Wednesday, January 1, 2014


In 2001 I was working as the manager of a comic book store in Eureka, California.  One of the biggest events of the year was the release of Origin, a six-issue limited series written by Paul Jenkins, Joe Quesada, and Bill Jemas; and with art by Andy Kubert.  It was an event simply because the series was going to tell the story of how one of the most popular comic book characters, Wolverine, came to be.  To say most of the customers were talking about it is an understatement.

There had been hints of Wolverine’s past in previous stories.  Often times these were red herrings or contradicted one another.  Each dropped clue kept the mystery and speculation alive, however, and they kept fans talking and guessing.  With that in mind, I wondered why Marvel, the publisher of this series, was even bothering to tell the story, as it was a tale that didn’t really need to be told.

Wolverine sold titles.  His solo title sold, and any book he was in sold.  Wolverine fans would buy his books no matter what, so to do a series that would put an end to some of the mystery seemed almost counterproductive.  In that sense, like the Star Wars prequels, it could only fail in its attempts.

My first reading of the series left me disappointed.  It had gothic sensibilities and horrific moments, sometimes actually feeling like a Hammer horror film back in the 1960s and 1970s.  Far from the anti-hero of Chris Claremont’s heyday on the Uncanny X-Men, Wolverine, the boy, was a pathetic, tragic figure who slowly transformed into the hybrid beast of a man readers knew and loved.  It made dramatic sense, however, and it also made his rise to the samurai-inspired, bloodthirsty savage even more poignant, but something about the story felt decidedly lackluster.  As it transpired in those six issues, Wolverine’s rise to power was more situational than anything else.  He was an accidental hero, though those heroics were barely seen in the series.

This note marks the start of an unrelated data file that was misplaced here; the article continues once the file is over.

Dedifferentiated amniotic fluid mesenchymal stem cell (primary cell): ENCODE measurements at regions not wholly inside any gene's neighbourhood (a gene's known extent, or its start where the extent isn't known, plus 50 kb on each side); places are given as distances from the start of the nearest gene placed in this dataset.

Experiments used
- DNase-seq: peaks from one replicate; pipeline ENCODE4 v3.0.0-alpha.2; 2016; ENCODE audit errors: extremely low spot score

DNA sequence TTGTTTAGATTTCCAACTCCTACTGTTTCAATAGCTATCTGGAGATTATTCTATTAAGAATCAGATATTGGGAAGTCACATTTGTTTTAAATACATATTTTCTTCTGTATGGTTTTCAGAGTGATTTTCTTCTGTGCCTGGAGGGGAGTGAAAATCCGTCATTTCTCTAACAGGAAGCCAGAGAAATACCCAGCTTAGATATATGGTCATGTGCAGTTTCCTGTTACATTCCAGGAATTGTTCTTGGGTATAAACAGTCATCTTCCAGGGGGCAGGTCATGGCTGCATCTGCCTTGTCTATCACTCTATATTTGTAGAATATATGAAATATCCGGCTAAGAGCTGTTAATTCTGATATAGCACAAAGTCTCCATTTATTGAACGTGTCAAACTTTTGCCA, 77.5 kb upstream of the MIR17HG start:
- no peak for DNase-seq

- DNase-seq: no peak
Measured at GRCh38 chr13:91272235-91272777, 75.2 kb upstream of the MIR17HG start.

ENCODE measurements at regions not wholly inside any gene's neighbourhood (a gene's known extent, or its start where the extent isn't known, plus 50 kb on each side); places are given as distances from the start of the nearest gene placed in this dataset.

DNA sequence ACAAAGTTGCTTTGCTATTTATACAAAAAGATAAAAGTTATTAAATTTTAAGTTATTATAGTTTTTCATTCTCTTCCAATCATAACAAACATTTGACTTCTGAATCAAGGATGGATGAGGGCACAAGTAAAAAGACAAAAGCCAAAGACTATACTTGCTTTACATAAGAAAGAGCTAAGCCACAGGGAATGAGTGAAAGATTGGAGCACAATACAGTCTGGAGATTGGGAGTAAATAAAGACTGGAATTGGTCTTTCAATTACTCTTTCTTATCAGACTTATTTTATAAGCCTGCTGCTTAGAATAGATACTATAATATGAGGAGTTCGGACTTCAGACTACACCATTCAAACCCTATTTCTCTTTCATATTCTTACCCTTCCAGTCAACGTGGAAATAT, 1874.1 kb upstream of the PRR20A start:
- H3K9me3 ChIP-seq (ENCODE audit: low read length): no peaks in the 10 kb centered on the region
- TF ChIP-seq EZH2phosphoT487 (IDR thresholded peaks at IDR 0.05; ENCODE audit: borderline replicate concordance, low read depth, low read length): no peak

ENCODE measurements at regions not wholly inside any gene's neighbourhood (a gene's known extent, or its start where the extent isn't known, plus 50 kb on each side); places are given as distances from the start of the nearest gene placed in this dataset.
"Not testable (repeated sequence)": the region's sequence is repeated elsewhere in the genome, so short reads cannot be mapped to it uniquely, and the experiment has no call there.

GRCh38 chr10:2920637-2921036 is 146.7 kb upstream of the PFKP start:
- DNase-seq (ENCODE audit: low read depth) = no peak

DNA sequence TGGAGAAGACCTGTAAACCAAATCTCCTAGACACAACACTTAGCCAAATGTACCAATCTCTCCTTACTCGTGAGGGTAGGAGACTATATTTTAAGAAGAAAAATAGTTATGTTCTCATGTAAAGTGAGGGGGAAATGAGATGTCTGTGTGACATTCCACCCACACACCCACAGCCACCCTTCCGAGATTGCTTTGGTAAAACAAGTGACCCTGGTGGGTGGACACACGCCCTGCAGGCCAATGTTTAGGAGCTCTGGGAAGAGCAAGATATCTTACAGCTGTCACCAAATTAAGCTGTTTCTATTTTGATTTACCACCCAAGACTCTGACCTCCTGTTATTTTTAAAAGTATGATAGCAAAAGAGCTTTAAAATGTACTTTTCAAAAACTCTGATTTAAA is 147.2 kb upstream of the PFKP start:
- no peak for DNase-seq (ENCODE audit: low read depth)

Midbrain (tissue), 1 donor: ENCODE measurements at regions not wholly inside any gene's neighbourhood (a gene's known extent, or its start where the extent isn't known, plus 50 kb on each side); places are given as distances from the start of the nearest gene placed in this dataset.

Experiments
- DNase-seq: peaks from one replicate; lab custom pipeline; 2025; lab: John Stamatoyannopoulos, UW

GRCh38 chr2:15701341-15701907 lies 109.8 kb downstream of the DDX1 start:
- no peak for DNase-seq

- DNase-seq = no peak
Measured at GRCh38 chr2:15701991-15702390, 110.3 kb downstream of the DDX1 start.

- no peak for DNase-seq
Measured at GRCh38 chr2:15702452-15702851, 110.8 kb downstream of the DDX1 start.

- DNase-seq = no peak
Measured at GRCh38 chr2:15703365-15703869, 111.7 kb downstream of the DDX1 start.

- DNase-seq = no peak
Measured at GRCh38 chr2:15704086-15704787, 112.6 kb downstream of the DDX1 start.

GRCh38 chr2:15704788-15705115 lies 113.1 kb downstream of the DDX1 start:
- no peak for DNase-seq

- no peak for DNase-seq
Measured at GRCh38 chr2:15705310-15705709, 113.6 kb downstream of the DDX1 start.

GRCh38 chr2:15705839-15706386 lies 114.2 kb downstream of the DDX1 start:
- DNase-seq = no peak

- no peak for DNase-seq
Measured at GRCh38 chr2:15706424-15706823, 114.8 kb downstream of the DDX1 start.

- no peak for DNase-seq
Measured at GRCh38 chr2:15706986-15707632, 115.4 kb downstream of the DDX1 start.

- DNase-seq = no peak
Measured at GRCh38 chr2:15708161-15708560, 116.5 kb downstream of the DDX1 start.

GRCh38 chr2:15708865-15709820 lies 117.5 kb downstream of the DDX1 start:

Then a funny thing happened.  I decided to revisit the story recently, and was actually most pleased by what I read.

When Origin is left to simmer away from the hype of telling the Wolverine origin story, it actually gains strength.  It is no longer the let-down it had originally been simply because it is removed from anticipation.  Many die-hard Wolverine fans complained to me that the character didn’t start out kicking butt, but instead was sickly and quick to cry.  It was a blasphemy, and it didn’t jibe with what they knew.  That wasn’t the problem I had reading the series for the first time, however.  Instead, I found the story to be far too boring.  Sometimes it took too long to make its point, and at other times it was too heavy-handed.  Time changed that, though.  Removing the story from the constant hype and checkout counter criticism has shown that despite its flaws (those very obvious references to the character’s future that have all the subtlety of being hit in the face with a mallet), it was a rather well-crafted bit of characterization that worked.  What seemed lackluster on the first reading, now feels like a masterful stroke of storytelling.

There are some outstanding Wolverine stories out there.  Comic book legends like Frank Miller (Sin City) and Mark Millar (Kick-Ass) have contributed tales that are above and beyond Jenkins and company’s work, but that doesn’t mean Origin should be dismissed for what it attempted.  To answer my earlier question of why it was even written in the first place, the tale was created because Marvel feared that if it didn’t tell the story of how Wolverine came to be, Hollywood would do so, and once that cat was out of the bag Marvel would have a hard time reclaiming the character if purely on an ideological level.  No amount of great talent could save that story if Hollywood, with all its entertainment-by-demographics, got its hands on it first.  The creators Marvel assigned to do it had to know they were playing with fire, and were going to most likely disappoint people artistically, all while realizing sales would be through the roof regardless.  It was, by and large, a bold move of them to create the story they did, and they did it far better than Hollywood would have done if given the chance.  Marvel set the standard, and then Hollywood tried to tell its own version in X-Men Origins: Wolverine, which borrowed from the comic series and added its own bit of misery to it.  Marvel, which has only been helped by the silver screen as of late, beat the beast at its own game.

Ironically, Marvel, in a fairly standard Hollywood-like move, has its own sequel to the comic due out soon.  Will lightning strike twice?  I seriously doubt it, but I’d love to be surprised … again.

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